In re Am. Family Mut. Ins. Co. Overtime Pay Litig., 638 F. Supp. 2d 1290 (D. Col. 2009).
In this consolidated action, the Colorado District Court dismissed without prejudice the Rule 23 state law class action claims asserted in the amended complaint filed post CAFA ruling that it related back to the original complaint filed pre CAFA, therefore, the commencement date of the state claims was the date of filing of the original complaint notwithstanding the amendments. In doing so, the Court reiterated that it could not exercise original jurisdiction on the action “commenced” prior to CAFA’s effective date.
On October 20, 2004, Rocky Baldozier and three others, on behalf of themselves and on behalf of other claims adjusters, sued their employer, American Family Mutual Insurance Co., in the district court of Colorado, seeking unpaid overtime pay and related damages under federal (FLSA) and Colorado state wage and overtime law. In August 2004, Robert Schultz brought a similar action in the district court of Illinois under FLSA and Illinois state law. On February 13, 2006, the Judicial Panel on Multidistrict Litigation consolidated these cases and transferred to the district court of Colorado as a single case. Before consolidation of these actions, the Courts had dismissed their state claims and ordered notice to putative class members in their FLSA collective action claims.
Desiring to bring other state law claims, the Baldozier Plaintiffs moved for leave to amend the complaint on September 30, 2005, adding four new Rule 23 state law class action claims under the wage and overtime laws of Wisconsin, Ohio, Minnesota, and Illinois. On November 28, 2005, the Baldozier Plaintiffs were granted leave to file a first amended complaint.
After the Baldozier Plaintiffs filed their first amended complaint, American Family moved to dismiss these four new state claims.
The Baldozier Plaintiffs argued that the Court had original jurisdiction over these state claims pursuant to CAFA.
Declining to exercise original jurisdiction, the Court held that the new state claims arose out of the same conduct alleged in the original complaint, thus, they related back to the original action “commenced” prior to CAFA’s effective date—February 18, 2005. As CAFA has no retroactive effect, the Court dismissed these claims.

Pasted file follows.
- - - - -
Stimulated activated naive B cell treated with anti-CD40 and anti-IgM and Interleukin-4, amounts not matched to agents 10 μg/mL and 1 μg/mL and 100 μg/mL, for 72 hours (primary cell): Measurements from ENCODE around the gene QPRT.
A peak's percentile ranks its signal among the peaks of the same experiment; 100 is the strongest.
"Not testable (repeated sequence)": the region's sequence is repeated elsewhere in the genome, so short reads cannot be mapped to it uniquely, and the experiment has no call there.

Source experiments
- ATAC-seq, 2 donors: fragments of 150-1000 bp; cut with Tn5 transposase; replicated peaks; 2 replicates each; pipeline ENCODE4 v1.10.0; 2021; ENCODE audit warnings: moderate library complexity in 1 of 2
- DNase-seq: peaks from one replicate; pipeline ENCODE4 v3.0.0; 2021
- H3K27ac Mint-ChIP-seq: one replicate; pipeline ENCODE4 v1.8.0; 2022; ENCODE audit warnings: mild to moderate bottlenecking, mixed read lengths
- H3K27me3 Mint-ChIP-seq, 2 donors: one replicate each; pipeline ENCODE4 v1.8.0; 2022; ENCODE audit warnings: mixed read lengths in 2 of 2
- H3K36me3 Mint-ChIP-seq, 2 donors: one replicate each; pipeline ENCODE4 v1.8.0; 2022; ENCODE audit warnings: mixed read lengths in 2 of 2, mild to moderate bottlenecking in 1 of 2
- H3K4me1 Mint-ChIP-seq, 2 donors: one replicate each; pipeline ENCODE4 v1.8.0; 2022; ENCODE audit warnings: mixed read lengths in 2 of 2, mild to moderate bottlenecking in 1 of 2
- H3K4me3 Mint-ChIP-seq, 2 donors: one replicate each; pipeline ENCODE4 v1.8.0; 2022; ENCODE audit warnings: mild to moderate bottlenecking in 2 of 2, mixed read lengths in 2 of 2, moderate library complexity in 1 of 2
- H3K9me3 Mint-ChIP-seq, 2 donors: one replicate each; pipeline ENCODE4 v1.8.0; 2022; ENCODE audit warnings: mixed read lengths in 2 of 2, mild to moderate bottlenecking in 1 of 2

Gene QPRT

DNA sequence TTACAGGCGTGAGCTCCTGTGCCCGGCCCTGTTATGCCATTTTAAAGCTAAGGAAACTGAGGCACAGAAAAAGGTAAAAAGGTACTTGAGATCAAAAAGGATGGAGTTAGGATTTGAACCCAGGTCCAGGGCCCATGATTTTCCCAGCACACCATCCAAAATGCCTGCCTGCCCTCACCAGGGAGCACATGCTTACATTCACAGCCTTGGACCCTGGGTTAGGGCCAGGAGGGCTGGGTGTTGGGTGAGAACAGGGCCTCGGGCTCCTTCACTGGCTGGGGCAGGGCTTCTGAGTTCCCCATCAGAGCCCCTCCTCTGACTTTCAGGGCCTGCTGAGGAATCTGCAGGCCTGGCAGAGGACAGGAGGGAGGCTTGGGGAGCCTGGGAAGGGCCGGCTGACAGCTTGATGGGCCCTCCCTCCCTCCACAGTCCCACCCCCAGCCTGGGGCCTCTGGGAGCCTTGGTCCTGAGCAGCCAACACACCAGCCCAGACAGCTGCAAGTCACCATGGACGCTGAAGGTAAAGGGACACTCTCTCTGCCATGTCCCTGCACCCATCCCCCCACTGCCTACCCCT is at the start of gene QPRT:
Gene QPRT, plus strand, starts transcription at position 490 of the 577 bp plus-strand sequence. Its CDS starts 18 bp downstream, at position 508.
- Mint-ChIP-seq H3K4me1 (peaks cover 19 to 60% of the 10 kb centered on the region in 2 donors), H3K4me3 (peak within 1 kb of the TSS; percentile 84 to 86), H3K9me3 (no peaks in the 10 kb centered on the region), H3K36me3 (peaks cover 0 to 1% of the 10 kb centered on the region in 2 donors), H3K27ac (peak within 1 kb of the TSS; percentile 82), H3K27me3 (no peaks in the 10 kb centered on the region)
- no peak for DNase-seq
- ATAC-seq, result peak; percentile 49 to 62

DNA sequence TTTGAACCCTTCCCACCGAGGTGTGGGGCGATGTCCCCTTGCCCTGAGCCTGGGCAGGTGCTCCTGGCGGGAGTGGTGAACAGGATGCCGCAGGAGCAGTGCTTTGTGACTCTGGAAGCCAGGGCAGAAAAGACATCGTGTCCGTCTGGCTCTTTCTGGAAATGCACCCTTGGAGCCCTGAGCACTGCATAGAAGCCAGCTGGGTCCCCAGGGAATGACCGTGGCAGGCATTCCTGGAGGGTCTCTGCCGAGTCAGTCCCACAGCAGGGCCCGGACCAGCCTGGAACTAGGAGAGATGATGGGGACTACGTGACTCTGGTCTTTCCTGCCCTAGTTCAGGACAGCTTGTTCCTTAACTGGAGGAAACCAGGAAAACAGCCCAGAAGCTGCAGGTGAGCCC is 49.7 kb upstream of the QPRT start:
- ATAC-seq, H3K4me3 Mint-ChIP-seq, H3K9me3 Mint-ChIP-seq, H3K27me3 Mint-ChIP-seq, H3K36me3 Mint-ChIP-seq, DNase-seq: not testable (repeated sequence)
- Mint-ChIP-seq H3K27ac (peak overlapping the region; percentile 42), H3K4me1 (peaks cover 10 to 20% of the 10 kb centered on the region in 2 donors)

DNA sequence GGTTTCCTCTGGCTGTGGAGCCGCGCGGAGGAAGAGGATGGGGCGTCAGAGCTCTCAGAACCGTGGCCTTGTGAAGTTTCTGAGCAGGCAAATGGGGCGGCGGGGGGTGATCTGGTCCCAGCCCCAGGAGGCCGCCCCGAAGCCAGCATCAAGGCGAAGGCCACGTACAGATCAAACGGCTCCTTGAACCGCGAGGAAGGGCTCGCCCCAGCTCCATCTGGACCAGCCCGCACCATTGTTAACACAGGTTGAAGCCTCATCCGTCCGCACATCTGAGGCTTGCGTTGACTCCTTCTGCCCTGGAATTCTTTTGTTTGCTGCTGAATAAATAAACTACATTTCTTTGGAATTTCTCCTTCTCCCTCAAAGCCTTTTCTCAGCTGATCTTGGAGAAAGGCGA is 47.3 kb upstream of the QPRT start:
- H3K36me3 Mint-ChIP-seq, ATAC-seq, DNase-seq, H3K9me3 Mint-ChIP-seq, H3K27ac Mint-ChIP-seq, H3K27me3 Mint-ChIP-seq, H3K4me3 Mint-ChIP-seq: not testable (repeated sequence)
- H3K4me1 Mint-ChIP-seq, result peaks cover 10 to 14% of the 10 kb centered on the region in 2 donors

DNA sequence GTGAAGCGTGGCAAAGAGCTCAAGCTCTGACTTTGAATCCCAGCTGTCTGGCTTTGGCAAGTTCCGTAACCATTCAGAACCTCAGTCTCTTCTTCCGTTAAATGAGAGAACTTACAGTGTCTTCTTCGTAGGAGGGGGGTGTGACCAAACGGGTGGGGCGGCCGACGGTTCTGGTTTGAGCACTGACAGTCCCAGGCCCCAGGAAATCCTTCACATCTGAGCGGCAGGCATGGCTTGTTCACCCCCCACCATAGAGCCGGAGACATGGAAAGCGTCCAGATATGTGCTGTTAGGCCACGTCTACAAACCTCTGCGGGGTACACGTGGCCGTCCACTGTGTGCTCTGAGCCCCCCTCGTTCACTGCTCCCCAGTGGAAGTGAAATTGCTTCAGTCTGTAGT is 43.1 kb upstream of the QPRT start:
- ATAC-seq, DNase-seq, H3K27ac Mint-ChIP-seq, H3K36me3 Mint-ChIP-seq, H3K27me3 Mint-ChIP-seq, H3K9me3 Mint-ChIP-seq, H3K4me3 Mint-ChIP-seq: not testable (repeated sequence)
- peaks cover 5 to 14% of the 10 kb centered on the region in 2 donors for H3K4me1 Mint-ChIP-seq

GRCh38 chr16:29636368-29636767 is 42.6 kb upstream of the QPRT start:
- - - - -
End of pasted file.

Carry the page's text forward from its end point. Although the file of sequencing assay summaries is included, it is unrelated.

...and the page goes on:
In doing so, the Court noted the Tenth Circuit’s opinion in Prime Care of Ne. Kan., LLC v. Humana Ins. Co., 447 F.3d 1284, 1285 (10th Cir. 2006) that the addition of new claims sufficiently distinct from a prior pleading may “commence” a new action under CAFA, if the new claims do not “relate back” to the prior pleading. (Editors’ Note: See the CAFA Law Blog analysis of Prime Care posted on August 16, 2006).
As the original complaint in Baldozier was filed prior to CAFA’s effective date, and the first amended complaint was filed after CAFA’s effective date, the Court determined whether the state claims asserted in the first amended complaint “related back” to the original Complaint.
To answer this issue, the Court relied on Rule 15(C)(1)(B), which provides that an amended complaint relates back to the date of the original complaint when the amendment asserts a claim that arose out of the “conduct, transaction, or occurrence set out–or attempted to be set out–in the original pleading.” The Court found that while the new class claims were pled under different states’ overtime statutes, both the state claims and FLSA claim sought payment of unpaid overtime. Thus, the new state claims arose out of the same conduct alleged in the original complaint, namely, the assertion that American Family improperly refused to pay certain of its claims adjusters’ overtime wages. Accordingly, the Court concluded that the state claims merely added alternative theories of relief rather than wholly distinct claims.
As a result, the plaintiffs will have to re-litigate their state law class action claims in the respective state courts.